Throughout the months of lockdown in the UK, there was widespread uncertainty amongst the British public and economists alike as to what the future held for the economy. Following the reopening of the UK marketplace, millions of Brits have feared the ‘inevitable’ economic doom which lays ahead for the country. On the contrary, as according to figures released by Nationwide this week, what appears inevitable is a property market boom!
House prices have remained steady since lockdown was lifted in the UK, and it appears the post-lockdown recovery has continued through August. To go one step further, house prices have actually encountered their highest monthly rise in more than 16 years, says the Nationwide. So much so, chief economist, Robert Gardner told the BBC: "House prices have now reversed the losses recorded in May and June and are at a new all-time high."
The Nationwide have described the recovery in housing market activity as “unexpectedly rapid”. This appears to be the case since house prices rose by an impressive 2% last month, the highest since as far back as February 2004 when prices rose by 2.7%. With the average house price now standing proud at £224,123, annual house price growth has now more than doubled to 3.7% from a steadier 1.5% in July.
So far, in terms of the property market, the most negatively hit region of Covid-19 has undoubtedly been the South. It appears the worst is still to come for London landlords as the last breath of optimism for positive capital gains was snatched away earlier this week.
This comes as Chancellor of Exchequer Rishi Sunak is set to amend capital gains tax which would mean that landlords in the capital would have to pay almost £90,000 when selling their properties. If the Treasury’s proposed plans take course, property investors in London will have to pay an additional £26,480 in tax, according to researching from Hamptons International estate agents. This equates to 42% more than their previous bill of £62,640.
Proving an issue for landlords based namely in London and the South East where rental yields are the lowest in the UK and as a result, investment plans are structured around capital growth rather than annual income.
As for the rest of the UK, this acceleration in house prices has been explained by commentators as a result of buyers’ pent-up demand and Sunak’s move to raise the stamp duty threshold. The surge in demand was foreseen by mortgage lender Halifax months back suggesting a similar rise in prices over the summer. Jonathan Hopper, chief executive of Garrington Property Finders, said: “The stamp duty holiday has turned into a long summer staycation for the property market.”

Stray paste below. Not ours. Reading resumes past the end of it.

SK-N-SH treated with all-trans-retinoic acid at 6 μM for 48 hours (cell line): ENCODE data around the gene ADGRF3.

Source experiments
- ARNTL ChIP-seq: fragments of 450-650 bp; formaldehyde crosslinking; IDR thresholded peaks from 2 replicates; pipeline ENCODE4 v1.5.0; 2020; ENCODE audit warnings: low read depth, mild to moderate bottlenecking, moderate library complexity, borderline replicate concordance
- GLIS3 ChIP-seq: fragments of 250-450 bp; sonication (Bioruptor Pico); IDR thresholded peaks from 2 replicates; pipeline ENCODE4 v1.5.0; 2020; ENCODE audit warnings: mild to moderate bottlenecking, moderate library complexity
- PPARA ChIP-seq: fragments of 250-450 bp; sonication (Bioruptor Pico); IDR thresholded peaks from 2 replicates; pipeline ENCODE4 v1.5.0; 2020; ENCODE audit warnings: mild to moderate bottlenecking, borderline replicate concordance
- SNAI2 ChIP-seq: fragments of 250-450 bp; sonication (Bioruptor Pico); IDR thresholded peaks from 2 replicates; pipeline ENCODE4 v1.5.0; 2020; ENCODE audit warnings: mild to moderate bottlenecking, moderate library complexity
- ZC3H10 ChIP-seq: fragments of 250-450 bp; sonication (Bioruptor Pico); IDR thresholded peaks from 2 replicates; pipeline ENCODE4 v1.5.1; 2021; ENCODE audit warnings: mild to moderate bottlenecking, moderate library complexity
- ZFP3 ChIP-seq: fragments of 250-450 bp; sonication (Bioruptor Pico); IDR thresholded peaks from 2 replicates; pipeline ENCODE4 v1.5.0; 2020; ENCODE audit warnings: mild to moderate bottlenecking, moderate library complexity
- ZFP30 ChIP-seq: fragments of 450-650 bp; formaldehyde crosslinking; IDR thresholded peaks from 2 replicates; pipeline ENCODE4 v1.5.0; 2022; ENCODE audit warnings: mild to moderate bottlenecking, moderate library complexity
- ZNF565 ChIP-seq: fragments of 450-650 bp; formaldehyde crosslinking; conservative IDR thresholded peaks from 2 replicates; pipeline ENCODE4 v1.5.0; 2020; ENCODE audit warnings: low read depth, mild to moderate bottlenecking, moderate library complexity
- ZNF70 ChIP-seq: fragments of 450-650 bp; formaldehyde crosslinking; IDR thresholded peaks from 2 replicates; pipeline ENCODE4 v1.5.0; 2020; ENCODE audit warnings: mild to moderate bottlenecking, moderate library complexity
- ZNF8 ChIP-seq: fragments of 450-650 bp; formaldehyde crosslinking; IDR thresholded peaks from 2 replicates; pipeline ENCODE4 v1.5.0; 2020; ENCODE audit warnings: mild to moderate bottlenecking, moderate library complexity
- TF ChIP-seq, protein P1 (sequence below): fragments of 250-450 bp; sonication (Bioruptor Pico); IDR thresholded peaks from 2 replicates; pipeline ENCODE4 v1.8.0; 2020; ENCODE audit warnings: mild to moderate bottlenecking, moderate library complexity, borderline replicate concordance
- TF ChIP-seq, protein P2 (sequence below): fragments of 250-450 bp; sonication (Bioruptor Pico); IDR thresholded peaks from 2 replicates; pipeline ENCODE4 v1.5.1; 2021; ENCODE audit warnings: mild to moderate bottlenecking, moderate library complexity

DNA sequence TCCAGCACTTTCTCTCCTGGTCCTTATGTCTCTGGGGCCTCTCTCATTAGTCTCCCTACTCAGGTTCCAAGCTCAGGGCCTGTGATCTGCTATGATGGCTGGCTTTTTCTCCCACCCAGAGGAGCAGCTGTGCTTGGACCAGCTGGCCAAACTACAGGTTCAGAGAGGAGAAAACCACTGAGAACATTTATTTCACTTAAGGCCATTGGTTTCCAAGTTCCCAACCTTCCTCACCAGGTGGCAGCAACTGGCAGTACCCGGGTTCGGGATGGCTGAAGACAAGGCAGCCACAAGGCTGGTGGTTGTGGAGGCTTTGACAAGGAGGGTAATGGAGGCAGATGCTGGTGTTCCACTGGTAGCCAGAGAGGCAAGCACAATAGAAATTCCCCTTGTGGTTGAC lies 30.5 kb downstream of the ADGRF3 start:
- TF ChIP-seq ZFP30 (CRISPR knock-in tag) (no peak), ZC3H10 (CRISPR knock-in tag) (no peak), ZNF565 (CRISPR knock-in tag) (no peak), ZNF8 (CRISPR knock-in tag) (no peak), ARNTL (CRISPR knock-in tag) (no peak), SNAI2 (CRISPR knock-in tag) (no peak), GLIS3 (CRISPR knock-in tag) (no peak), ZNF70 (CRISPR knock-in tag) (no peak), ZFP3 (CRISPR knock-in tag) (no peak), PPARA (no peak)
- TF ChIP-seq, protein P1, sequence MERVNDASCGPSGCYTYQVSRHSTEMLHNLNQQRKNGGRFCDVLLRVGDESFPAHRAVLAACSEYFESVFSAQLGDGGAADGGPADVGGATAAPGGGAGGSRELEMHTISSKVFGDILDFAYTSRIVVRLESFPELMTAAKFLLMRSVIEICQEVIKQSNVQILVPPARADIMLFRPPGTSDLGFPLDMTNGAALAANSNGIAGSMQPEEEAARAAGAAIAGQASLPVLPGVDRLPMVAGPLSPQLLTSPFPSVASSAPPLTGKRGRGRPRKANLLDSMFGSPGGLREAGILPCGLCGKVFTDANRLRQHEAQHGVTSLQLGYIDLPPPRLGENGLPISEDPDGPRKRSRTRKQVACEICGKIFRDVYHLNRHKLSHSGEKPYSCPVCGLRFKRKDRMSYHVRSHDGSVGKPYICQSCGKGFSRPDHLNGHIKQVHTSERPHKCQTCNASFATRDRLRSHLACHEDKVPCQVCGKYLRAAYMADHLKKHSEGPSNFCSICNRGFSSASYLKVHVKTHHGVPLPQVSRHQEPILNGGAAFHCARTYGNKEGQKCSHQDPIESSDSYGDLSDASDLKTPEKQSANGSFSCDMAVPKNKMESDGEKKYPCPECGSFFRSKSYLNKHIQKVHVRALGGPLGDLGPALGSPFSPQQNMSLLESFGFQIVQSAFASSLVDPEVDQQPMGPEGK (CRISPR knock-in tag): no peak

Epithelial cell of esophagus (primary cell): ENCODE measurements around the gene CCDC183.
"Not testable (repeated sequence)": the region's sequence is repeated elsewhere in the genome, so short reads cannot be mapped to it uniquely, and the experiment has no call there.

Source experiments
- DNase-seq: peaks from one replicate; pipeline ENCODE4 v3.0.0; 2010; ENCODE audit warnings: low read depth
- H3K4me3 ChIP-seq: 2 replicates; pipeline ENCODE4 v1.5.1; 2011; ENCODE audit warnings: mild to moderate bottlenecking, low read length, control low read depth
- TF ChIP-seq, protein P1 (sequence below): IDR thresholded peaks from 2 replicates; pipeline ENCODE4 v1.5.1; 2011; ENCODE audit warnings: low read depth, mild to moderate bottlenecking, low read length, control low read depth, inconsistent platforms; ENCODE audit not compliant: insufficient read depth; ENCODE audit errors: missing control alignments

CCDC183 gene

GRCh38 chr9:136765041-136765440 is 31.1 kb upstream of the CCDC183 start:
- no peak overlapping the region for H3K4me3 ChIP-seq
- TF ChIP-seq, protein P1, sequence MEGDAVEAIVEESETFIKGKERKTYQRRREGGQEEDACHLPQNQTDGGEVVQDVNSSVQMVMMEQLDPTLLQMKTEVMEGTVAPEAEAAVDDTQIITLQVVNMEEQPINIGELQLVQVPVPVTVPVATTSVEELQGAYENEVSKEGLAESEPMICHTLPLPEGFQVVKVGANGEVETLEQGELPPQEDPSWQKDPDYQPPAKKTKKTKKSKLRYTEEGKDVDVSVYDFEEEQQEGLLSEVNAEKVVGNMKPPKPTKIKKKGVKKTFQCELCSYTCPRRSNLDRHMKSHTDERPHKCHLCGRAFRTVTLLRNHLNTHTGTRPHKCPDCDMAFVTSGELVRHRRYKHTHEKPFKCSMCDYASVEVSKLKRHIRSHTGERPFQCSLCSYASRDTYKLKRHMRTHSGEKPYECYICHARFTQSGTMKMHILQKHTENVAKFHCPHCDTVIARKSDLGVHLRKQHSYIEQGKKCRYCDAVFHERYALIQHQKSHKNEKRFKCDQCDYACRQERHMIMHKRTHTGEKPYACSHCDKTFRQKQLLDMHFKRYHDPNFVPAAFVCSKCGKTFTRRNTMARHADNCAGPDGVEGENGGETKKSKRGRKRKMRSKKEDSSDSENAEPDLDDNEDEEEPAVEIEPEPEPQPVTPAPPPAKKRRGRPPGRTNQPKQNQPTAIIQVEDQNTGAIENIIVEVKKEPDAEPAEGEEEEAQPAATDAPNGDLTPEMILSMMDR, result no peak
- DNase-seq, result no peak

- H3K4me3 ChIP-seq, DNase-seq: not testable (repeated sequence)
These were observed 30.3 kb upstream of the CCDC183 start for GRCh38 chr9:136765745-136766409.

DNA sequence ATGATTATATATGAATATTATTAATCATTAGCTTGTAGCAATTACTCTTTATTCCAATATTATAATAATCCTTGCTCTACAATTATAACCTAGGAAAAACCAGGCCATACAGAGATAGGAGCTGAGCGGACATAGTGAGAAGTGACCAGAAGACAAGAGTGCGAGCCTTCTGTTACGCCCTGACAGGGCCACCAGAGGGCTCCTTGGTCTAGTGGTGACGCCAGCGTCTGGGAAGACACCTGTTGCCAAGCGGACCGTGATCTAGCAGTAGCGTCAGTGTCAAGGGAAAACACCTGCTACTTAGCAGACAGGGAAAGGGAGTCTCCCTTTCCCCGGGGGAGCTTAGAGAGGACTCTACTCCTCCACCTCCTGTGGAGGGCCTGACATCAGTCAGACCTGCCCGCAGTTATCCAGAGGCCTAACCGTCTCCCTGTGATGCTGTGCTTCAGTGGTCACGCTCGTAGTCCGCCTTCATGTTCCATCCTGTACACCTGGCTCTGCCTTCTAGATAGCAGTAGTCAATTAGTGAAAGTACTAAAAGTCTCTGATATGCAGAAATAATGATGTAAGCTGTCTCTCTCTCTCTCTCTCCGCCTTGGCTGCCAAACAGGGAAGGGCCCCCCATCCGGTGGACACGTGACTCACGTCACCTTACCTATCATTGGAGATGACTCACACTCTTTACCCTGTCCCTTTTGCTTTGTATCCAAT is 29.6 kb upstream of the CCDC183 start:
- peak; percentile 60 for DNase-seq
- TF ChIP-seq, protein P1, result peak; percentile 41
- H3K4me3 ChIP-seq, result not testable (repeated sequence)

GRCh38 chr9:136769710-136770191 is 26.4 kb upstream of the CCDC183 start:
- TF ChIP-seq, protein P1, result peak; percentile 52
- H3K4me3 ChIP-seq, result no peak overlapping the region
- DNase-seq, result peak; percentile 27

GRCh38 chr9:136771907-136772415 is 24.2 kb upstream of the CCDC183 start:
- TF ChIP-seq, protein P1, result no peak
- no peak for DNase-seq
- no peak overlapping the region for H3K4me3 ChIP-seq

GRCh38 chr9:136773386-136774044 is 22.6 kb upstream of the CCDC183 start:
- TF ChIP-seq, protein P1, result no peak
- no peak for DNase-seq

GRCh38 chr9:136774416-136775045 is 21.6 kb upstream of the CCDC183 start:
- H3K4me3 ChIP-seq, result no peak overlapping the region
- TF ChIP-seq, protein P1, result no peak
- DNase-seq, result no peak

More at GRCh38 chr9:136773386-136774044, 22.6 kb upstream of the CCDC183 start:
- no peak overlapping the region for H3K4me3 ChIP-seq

Nationwide have gone on to suggest another contributor to house prices climbing by record highs is that many homeowners are wishing to move following the lockdown experience. “Behavioural shifts may also be boosting activity, as people reassess their housing needs and preferences as are sult of life in lockdown,” Nationwide said. So far, this has most notably taken place in the capital where residents are choosing to move away from their offices towards the North for a slice of the expense they currently shell out.
“Prices are rising fastest among coastal and country properties as buyers planning for a new work-life balance built around less commuting seek more green space, fresh air and better value,” Hopper told. Setback after setback for the South.
While the property markets stunning recovery continues to exceed expectations, it is important to remember that these monthly figures do not grasp the wider economic landscape. As businesses recoup limited resources by means of survival and as preparation for a potential second wave, unemployment is now starting to rise. Only once Sunak’s furlough scheme has been lifted will we see the true aftermath of Covid-19. As it stands, the economic outlook appears widely uncertain and only the final months of 2020 will tell how the economy is set to shape up.
As we have testified since back in March, this pandemic is nothing like the 2008 Financial crisis, so we don’t expect a major plummet in property value.
“The end of the furlough scheme is still two months away but that remains the biggest threat to the UK’s economic recovery and the strength of the property market. A softer landing than hoped for the labour market in November and December could mean this bullish streak still has a long way to run,” Pendleton said.
We are already seeing a huge shift in rental demand across the country as a result of people unable to buy property or keep their mortgage and consequently choosing to rent. There has been a significant supply-demand mismatch which has pushed rents up in many areas, like Bristol with 4.6% growth and Northern Powerhouse giant, Leeds with a 3.5% annual rise in rents in the year to June.
As we have learnt in London, residents are no longer afraid to live in the less expensive outer areas. With that in mind, if you are an investor who owns property on the outskirts of a big city—such asBootle or Flintshire—you are in a very strong position!